Means of Production: Student Publications in the Albert Solheim Library at Pacific Northwest College of Art
The creation of books has long been a way for artists to explore different mediums and avenues for sharing their work, “getting art off the wall, out of the gallery, and into the hands of a wide, democratic, or populist audience” (White, 2012, p. 46). A book is generally cheap to design and produce, is relatively portable, and easy to interact with. Books offer both intimacy between creator and viewer and the feeling of sharing a wider experience with others.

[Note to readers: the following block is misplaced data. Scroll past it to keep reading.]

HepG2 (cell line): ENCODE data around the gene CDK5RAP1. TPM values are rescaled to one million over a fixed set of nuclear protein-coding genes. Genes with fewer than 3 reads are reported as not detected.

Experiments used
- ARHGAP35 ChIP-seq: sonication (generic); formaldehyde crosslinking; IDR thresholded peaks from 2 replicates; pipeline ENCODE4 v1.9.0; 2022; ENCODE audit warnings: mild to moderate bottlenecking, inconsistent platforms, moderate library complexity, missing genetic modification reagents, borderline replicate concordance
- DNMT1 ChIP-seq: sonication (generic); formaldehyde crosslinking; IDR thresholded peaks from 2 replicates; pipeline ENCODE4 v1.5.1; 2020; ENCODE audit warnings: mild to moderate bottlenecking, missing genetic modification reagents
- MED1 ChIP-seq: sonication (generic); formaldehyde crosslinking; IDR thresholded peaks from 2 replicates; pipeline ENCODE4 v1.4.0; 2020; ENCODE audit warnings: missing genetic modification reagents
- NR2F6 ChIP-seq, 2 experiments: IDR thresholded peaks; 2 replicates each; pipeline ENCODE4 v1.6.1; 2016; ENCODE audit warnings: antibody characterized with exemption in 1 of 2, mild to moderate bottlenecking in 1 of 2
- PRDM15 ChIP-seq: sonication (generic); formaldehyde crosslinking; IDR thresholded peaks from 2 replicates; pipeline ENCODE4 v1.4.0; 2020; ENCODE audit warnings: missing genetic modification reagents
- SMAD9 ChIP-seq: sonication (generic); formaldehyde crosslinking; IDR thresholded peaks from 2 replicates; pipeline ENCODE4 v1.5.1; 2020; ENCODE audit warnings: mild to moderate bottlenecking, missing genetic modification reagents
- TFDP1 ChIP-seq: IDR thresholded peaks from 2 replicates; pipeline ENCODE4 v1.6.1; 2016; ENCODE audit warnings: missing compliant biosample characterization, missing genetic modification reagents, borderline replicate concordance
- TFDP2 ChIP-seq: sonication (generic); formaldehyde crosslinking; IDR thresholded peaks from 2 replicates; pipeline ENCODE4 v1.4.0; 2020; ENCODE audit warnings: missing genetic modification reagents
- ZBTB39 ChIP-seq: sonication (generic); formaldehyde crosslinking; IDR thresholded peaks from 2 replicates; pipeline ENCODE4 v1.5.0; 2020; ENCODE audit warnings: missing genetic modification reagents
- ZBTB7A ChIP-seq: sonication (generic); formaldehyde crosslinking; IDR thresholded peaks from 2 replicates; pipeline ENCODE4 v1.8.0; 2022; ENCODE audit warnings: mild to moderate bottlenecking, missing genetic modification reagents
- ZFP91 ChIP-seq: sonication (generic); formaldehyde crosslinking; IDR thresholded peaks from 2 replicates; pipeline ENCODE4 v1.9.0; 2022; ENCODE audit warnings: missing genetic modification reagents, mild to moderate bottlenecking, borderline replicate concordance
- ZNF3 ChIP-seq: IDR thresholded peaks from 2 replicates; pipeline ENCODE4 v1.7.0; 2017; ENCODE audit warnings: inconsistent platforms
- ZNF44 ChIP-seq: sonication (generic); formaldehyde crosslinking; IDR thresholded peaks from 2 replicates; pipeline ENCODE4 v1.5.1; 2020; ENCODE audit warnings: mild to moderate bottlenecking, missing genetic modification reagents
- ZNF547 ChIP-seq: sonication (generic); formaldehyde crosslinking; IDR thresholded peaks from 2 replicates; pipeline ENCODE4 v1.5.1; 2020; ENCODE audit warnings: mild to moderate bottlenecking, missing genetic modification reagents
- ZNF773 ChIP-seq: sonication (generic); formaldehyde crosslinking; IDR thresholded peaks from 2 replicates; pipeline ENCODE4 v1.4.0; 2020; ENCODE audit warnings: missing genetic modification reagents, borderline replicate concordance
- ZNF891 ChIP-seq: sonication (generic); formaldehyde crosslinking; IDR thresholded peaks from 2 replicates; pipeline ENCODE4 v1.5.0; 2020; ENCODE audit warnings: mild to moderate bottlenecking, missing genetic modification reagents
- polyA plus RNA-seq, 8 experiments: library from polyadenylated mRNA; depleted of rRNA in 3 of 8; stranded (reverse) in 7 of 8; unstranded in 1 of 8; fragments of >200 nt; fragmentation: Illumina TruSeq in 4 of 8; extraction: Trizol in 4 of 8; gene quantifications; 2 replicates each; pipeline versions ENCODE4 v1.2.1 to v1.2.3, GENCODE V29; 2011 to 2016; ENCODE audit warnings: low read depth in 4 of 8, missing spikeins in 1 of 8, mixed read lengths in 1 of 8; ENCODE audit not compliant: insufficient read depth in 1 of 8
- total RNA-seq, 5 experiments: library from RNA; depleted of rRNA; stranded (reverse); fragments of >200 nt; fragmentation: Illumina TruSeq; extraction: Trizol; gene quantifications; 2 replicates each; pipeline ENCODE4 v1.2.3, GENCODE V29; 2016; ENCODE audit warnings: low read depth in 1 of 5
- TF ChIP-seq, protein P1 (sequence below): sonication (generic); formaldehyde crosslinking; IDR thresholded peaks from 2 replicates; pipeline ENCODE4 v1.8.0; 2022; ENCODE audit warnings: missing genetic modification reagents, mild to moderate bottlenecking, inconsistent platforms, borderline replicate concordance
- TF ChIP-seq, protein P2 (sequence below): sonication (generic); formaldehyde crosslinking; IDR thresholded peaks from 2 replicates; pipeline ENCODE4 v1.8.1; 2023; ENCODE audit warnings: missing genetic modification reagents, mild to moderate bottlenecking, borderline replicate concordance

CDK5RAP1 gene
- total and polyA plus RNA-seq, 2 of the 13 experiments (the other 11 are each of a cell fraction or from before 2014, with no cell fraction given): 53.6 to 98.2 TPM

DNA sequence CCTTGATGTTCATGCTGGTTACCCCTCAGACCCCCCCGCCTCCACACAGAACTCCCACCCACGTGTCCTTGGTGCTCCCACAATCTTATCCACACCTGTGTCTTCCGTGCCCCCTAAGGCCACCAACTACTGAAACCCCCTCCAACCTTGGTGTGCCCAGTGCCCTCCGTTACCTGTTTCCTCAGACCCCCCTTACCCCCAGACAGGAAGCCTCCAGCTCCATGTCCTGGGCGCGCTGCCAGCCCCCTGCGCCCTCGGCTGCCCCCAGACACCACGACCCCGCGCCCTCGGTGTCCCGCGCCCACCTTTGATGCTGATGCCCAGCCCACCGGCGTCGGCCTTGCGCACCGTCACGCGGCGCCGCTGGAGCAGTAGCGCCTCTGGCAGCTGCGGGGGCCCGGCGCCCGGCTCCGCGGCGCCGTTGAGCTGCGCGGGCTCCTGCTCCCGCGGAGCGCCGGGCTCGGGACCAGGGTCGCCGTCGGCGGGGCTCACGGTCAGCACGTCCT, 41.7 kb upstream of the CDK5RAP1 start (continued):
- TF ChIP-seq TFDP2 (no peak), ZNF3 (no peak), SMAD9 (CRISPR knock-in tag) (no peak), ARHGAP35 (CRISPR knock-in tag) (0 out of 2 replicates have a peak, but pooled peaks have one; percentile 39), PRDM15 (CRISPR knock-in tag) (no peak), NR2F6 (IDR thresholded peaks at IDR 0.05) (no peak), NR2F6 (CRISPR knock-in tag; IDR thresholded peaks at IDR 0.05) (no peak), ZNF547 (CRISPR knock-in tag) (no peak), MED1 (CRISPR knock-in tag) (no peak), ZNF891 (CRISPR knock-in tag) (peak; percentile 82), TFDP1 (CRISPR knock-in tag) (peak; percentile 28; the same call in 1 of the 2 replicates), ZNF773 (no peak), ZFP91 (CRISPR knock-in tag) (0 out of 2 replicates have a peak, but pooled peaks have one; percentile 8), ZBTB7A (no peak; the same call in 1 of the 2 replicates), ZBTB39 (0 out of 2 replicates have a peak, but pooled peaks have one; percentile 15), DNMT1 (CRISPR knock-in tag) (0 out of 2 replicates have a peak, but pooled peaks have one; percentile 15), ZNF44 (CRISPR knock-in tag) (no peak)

According to Suzy Taraba (2019), “contemporary artist’s books evolved from two divergent strains of antecedents: the fine press book and the democratic multiple” (p. 86), the latter becoming the predominant artists’ publication type in the 1960s and ‘70s. The contemporary art student’s publication is somewhat of a hybrid of the two. Often created in small editions with inexpensive materials, these publications may also utilize multiple laborious printmaking techniques such as letterpress, woodcut, or screen printing, and include one-of-a-kind details such as paintings, pop-ups, drawings, inserts, or detailed bindings. Many students build intricate enclosures for their work.